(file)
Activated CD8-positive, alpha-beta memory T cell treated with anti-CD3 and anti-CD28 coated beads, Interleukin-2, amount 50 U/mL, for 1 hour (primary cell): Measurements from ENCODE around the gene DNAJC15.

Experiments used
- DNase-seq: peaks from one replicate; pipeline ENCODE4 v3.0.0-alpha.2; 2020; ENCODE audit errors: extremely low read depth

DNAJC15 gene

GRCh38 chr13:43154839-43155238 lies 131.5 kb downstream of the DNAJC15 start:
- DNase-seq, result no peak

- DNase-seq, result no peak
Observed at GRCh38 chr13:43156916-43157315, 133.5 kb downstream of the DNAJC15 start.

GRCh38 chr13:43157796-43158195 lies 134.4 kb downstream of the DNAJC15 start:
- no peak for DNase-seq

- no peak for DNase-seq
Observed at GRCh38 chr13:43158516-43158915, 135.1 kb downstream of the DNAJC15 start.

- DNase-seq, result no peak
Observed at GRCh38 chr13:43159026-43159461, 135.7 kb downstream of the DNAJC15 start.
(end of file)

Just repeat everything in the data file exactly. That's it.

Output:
Activated CD8-positive, alpha-beta memory T cell treated with anti-CD3 and anti-CD28 coated beads, Interleukin-2, amount 50 U/mL, for 1 hour (primary cell): Measurements from ENCODE around the gene DNAJC15.

Experiments used
- DNase-seq: peaks from one replicate; pipeline ENCODE4 v3.0.0-alpha.2; 2020; ENCODE audit errors: extremely low read depth

DNAJC15 gene

GRCh38 chr13:43154839-43155238 lies 131.5 kb downstream of the DNAJC15 start:
- DNase-seq, result no peak

- DNase-seq, result no peak
Observed at GRCh38 chr13:43156916-43157315, 133.5 kb downstream of the DNAJC15 start.

GRCh38 chr13:43157796-43158195 lies 134.4 kb downstream of the DNAJC15 start:
- no peak for DNase-seq

- no peak for DNase-seq
Observed at GRCh38 chr13:43158516-43158915, 135.1 kb downstream of the DNAJC15 start.

- DNase-seq, result no peak
Observed at GRCh38 chr13:43159026-43159461, 135.7 kb downstream of the DNAJC15 start.